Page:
In The Know
The Inno stories you need to read today.
Inside the people, companies and organizations making moves in Boston.
Lucy: Edtech startup AdmitHub won the grand prize at the MIT Inclusive Innovation Challenge in the Technology Access category at HUBweek. The company has designed an AI virtual assistant that lets students receive 24/7 personalized support.
Dylan: After news of Disruptor Beam’s layoffs last week, there’s more bad news for the local video game industry. Boston-based Harmonix, which makes games like Rock Band, laid off 14 employees on Thursday in a bid to “reduce our overhead and align our business with our business development slate,” Gamasutra reported. This appears to be the company’s second round of layoffs this year, with Harmonix having cut 17 jobs back in March.
Lucy: New startup alert. In a world where saving water is becoming increasingly important, a startup that just graduated from the MIT delta v program is trying to bring something to the table. Infinite Cooling is trying to save and recycle water that goes into power plants. Power plants, huge industrial facilities that generate electricity, are the biggest users of water in the U.S., Infinite Cooling co-founder Maher Damak told me. Power plants use water to cool down the facility. The price for using water to cool down extremely hot areas is that part of the water evaporates into the atmosphere and is typically wasted. Infinite Cooling is developing a device that uses electric fields to charge the water and control its course; the charged water can, therefore, be prevented from “escaping” and redirected to a collector. Read more: This MIT Startup Is Using Mechanical Engineering to Recycle Water in Power Plants
Dylan: There’s another new startup to check out. It’s called Minimum, and it’s being pitched as a “true virtual office.” You can check out this new workplace communication tool, which just went into beta, right here. Its CEO and co-founder is Anthony Longo, who previously founded and led CO Everywhere.
Lucy: If you already had to move, you know what a gigantic effort you have to make, especially if you don’t own a car. Well, now there’s a new player that just hit start on the moving game. The company is Dolly, an online moving and delivery service. By downloading the app on a phone or using the website, Dolly connects users to a network of local truck owners, who are at the ready to take care of the user’s moving and delivery needs. According to their website, Dolly aims to be “the Uber of moving” without the high cost or stress. The app is currently available to use in select areas in the Greater Boston location. Read more: This App Aims to Take the Stress Out of Moving in Boston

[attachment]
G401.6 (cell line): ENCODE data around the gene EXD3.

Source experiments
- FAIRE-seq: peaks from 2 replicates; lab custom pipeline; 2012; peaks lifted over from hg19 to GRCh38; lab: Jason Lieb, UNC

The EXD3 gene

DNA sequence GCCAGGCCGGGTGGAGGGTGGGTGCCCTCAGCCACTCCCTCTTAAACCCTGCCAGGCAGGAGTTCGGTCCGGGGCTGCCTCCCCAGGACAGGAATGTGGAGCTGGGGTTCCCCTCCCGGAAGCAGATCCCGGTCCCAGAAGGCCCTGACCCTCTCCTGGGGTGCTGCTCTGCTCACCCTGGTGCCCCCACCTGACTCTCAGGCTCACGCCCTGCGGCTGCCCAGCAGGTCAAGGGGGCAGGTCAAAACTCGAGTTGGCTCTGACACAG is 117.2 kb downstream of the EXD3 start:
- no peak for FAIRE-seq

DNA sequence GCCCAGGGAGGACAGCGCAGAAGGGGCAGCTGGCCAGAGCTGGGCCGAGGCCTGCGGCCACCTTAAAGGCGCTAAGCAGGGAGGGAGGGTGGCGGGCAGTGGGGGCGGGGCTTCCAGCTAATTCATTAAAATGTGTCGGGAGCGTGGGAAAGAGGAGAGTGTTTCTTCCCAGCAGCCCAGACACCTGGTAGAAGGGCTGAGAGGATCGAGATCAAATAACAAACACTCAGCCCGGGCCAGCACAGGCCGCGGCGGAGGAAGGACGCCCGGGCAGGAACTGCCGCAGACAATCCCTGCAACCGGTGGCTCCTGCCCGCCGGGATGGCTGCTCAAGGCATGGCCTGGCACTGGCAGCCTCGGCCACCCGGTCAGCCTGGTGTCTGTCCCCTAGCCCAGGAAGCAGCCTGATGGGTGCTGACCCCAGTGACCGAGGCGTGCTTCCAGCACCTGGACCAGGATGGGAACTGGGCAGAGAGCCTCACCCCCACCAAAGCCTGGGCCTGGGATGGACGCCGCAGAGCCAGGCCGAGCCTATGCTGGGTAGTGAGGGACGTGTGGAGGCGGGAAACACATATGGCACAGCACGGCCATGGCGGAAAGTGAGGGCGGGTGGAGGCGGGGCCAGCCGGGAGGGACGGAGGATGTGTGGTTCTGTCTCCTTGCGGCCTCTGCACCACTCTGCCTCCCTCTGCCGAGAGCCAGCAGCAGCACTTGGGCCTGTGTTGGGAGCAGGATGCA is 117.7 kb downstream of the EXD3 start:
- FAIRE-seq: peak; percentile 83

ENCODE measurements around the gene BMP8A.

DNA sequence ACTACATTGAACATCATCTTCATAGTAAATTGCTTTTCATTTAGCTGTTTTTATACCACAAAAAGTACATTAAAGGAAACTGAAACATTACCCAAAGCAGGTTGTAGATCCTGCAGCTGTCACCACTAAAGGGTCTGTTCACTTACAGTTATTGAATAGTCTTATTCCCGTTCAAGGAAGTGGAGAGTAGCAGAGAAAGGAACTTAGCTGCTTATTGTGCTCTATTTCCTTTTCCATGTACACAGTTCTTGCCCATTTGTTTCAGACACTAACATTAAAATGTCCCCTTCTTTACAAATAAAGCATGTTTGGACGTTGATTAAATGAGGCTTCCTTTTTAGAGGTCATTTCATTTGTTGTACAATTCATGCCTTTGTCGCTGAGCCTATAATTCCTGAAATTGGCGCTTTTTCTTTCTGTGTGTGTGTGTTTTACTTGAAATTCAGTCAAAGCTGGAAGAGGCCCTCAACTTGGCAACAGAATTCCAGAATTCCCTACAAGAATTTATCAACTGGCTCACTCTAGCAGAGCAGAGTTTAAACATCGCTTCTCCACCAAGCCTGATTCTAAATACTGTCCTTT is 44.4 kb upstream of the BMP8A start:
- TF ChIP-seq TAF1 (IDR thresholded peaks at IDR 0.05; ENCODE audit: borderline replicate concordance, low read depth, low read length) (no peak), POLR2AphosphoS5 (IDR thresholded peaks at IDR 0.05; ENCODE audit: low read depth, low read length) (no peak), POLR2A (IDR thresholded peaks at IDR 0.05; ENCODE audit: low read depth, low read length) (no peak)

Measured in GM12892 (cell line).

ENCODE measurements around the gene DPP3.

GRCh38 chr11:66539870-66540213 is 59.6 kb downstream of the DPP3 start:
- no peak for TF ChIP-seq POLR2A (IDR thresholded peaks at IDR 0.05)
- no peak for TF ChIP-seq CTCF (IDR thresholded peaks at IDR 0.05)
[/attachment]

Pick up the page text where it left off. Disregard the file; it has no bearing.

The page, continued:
Your daily funding roundup.
Dylan: Notarize, the remote notary service led by Pat Kinsel, landed a strategic investment from Second Century Ventures, the strategic investment arm of the National Association of Realtors. Through Notarize, realtors can close faster deals with its completely online mortgage closing process.
Lucy: Via Science, which is developing a new blockchain and distributed learning technology for the energy sector, will receive up to $1M in funding following its acceptance into Elemental Excelerator’s 2018 cohort.
In The Community
The events and happenings to know about tonight and this week.
Dylan: If you’re looking for free beer this evening, Localytics has you covered with its Free Beer Friday Oktoberfest celebration at its Government Center HQ starting at 4:30 p.m. As for events happening next week, there’s Unbox, a new event dedicated to product managers; an Ascent Venture Partners panel on the startup/corporate relationship; and a Tech in Motion event on remote work. Find more events in BostInno Approved.
Read This Right Now
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Dylan: In a guest post for BostInno, HubSpot Chief People Officer Katie Burke wrote about three ways we can increase the representation of women on boards. Currently, women make up just 19.7% of board seats and 14.5% of board seats in tech. To move the needle, Burke suggests that we need to give women insights on how to grow their personal networks, given that 92% of board seats are filled through networking: “Two men I admire, Chip Hazard of Flybridge Capital and XFactor Ventures, and Mike Volpe of Cybereason, have both taken hard looks at their calendars and made active attempts to improve the gender representation of those meetings. The result? They personally know more remarkable female founders, leaders, and entrepreneurs and are able to recommend those women for roles, openings, and leadership positions when asked.”